We know Birmingham’s hottest days aren’t the best for getting outside. But you don’t have to limit your exercise to the gym during the scorching summer. Birmingham walking trails offer lots of places to get out and get moving—and, in many cases, lots of shade as well.
Here’s your guide to get out and moving on Birmingham walking trails.
You’ll find plenty of space to roam at the 30-acre Aldridge Gardens, the former property of horticulturalist Eddie Aldridge and his wife, Kay. The flora and fauna are sure to delight, and you’ll enjoy the walking trail, as well.
- Birding trail: Pick up a guide and keep an eye out for the 89 species that formed the foundation of the gardens’ birding program.
- Take a self-guided tour and learn about the many on-site features, such as the urban forest and teaching garden.
Conversation often focuses on hiking trails or major, county-wide projects. Those merit attention, for sure! But so do the city’s own parks, many of which include walking trails.
- Avondale Park is a favorite. Since its 2011 renovation, the park’s many facilities have seen increased use, including its walking paths.
- Clairmont Triangle Park is a small space at the intersection of Clairmont Avenue and Ninth Avenue. If you continue to walk along Clairmont toward Crestwood, the sidewalk is surrounded by greenery and capped with a canopy of trees.
- Highland Parks aren’t connected by trails, but Rhodes, Caldwell and Rushton parks are within an easy walking distance of one another. Stroll through each and enjoy its unique character.
Did you know BSC is home to the Southern Environmental Center? The educational facility stretches beyond campus, though, with ecoscapes that help with urban revitalization throughout the community. There’s a lot more to this than walking trails, and you can learn about it while exploring your natural surroundings.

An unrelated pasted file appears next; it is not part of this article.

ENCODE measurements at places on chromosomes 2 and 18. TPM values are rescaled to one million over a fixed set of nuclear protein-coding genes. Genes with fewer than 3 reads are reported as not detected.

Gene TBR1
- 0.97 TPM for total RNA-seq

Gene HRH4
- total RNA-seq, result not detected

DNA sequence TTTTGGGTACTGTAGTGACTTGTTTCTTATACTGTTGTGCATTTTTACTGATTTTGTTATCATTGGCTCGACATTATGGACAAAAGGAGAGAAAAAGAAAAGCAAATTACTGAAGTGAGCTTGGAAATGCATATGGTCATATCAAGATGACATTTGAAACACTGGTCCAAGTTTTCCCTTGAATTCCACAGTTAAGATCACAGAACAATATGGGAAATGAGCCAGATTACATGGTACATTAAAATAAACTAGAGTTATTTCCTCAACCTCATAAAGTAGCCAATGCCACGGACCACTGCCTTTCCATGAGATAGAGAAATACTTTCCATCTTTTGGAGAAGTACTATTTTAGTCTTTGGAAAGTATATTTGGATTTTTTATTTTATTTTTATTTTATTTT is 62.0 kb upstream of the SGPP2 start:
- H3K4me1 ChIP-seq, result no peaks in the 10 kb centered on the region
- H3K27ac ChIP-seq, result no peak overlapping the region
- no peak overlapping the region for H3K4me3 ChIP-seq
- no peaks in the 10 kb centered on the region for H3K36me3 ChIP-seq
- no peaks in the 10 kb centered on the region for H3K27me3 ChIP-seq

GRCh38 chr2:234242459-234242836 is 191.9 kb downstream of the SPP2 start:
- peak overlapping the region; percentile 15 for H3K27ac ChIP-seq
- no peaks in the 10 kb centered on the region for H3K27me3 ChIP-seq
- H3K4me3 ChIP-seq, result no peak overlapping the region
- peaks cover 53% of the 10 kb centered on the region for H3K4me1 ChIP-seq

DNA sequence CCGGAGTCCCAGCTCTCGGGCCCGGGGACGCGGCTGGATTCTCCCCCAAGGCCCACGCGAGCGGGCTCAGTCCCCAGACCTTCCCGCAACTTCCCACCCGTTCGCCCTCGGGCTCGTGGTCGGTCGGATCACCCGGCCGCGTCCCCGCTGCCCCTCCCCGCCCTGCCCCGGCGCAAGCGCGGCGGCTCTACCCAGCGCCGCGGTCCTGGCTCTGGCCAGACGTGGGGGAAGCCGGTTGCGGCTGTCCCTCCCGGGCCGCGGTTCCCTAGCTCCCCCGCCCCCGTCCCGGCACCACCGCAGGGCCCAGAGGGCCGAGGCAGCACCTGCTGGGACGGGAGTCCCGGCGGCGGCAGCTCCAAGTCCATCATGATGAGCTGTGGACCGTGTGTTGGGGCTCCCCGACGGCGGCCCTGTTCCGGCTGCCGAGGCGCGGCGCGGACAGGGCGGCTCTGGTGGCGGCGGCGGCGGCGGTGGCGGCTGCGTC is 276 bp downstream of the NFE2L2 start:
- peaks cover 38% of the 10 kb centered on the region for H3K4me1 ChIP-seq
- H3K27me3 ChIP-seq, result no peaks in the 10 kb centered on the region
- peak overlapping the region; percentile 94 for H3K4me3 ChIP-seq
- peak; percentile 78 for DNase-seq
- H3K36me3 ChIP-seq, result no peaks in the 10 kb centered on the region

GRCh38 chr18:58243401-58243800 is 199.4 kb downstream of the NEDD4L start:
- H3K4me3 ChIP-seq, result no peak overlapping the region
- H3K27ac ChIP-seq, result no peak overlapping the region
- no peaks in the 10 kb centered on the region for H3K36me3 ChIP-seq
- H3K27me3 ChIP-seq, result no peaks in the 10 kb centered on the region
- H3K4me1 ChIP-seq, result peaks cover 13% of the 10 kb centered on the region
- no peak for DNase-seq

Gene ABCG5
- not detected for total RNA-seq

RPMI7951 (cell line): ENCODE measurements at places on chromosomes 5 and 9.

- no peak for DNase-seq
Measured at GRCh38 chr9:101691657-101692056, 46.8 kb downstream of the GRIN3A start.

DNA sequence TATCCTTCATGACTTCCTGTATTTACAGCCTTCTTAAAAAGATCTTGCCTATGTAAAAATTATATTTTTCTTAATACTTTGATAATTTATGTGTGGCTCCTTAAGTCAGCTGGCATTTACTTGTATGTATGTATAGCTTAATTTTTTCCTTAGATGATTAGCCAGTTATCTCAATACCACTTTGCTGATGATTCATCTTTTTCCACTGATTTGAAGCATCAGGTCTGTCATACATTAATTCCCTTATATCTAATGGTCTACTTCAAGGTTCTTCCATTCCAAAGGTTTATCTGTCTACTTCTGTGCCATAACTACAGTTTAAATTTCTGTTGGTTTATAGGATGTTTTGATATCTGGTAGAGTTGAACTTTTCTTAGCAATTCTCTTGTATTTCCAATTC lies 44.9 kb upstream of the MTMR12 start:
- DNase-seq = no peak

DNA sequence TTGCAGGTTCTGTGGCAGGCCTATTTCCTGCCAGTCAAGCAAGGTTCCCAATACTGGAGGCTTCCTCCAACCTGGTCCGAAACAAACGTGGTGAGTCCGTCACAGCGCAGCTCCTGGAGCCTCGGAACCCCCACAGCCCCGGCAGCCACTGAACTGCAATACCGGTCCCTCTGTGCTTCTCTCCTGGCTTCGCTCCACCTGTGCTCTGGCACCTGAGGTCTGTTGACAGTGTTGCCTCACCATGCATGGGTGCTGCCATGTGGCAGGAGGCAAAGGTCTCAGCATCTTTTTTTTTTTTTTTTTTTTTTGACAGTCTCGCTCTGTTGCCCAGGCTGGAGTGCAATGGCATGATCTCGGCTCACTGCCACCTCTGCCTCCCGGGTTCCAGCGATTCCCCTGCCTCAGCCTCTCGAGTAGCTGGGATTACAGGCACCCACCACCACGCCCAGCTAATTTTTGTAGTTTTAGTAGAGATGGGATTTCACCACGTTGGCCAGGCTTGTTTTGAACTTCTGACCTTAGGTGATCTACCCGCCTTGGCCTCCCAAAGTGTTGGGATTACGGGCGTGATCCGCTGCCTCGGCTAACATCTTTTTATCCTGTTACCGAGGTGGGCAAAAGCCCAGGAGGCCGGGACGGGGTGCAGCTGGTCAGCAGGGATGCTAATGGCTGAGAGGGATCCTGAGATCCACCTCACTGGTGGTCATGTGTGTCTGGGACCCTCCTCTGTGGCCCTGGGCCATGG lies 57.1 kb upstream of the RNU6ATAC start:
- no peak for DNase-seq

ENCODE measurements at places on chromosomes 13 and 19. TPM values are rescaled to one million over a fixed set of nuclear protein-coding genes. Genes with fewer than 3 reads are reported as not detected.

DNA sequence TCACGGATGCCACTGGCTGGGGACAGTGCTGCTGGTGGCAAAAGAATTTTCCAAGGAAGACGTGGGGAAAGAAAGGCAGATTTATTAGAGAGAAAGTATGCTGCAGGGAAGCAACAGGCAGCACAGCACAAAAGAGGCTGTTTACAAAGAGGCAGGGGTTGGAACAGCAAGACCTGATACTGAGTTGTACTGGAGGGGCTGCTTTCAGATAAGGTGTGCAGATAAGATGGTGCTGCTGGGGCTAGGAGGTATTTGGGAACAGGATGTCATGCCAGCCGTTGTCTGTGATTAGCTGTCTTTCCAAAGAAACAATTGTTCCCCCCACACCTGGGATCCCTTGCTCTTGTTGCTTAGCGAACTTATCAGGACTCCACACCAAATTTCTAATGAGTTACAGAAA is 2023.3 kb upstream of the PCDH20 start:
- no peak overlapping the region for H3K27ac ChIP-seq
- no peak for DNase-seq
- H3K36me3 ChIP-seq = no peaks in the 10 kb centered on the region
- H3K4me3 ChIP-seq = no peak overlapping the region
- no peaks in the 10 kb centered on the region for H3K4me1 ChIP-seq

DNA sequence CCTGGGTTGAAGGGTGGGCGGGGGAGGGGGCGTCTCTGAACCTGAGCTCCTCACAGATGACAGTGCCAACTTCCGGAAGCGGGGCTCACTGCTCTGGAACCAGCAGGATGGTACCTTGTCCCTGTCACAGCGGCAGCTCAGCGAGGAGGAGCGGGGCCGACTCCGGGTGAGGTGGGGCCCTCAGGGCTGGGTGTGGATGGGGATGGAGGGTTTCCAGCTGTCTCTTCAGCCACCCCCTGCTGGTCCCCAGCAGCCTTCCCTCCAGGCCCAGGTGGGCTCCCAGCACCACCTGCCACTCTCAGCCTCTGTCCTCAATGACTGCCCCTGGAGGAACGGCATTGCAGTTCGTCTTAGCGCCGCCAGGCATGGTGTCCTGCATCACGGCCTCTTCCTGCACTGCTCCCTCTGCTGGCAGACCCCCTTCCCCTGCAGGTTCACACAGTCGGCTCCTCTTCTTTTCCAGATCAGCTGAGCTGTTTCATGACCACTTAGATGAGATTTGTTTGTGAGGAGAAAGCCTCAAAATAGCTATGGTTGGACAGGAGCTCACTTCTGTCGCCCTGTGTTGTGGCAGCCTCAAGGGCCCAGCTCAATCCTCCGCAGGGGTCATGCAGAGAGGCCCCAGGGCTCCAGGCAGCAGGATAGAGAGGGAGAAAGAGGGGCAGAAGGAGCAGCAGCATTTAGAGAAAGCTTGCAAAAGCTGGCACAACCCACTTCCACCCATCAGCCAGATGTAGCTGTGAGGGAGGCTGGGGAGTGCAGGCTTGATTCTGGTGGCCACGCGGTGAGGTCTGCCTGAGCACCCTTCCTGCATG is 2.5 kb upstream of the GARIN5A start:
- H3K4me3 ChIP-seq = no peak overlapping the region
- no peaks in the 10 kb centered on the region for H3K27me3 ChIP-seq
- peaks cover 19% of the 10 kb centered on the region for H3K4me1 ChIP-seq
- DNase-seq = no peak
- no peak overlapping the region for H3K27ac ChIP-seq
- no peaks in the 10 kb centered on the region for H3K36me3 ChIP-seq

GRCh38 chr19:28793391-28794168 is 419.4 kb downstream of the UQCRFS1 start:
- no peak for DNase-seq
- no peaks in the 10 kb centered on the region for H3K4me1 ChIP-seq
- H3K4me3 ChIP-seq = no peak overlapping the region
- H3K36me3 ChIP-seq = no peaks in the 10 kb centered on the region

- Hugh Kaul Ecoscape is a four-acre outdoor classroom at the college’s campus. It includes a wooded path, a demonstration garden and a beginners orienteering course, among other features.
- Seven Springs in Powderly is on the grounds of Faith Apostolic Church. Walk through garden pathways in this ecoscape, which is near a border of Red Mountain Park.
Jefferson County’s massive trail system already includes 100 miles of walking and biking space—and it’s nowhere near finished. Birmingham walking enthusiasts will find plenty to explore, alongside cyclists, hikers and other fans of the outdoors. Red Rock Trail System’s complete plan will include 750 miles (yes, you read that right!) of trails, parks, bike lanes and sidewalks. (Hint: Many of your favorites, such as Railroad Park, Rotary Trail or Mountain Brook’s Jemison Park Greenway, are part of this system.)
- Kiwanis Vulcan Trail and the accompanying Kiwanis Centennial Park, 2 miles
- Red Mountain Park includes 15-plus miles of trails, as well as ample opportunity to learn the area’s history.
- Ruffner Mountain Nature Preserve is beloved for many reasons, and its proximity to the city center is at the top of most lists.
- Moss Rock Preserve is a popular getaway in Hoover, with 12 miles of hiking. And though it’s months away, why not save the date (first weekend of November!) for the annual Moss Rock Festival?
Yes, it’s a bit of a drive from the city center, but Oak Mountain State Park is worth it. You might think of it as a destination for dedicated hikers and mountain bikers. Yes, that’s part of what the park offers. But it’s also a welcoming destination for those who prefer to see the paths as walking trails—not only spaces for more involved pursuits.
- The Lake Trail is 2.3 miles with some incline and ample views of Double Oak Lake.
- Maggie’s Glen is a scenic spot that doesn’t require too much effort to access. From the north trailhead, take the yellow or white trail.
- Kings Chair is a stunning but more strenuous hike, requiring 4.2 miles round trip and a good bit of climbing.
What are your favorite Birmingham walking trails?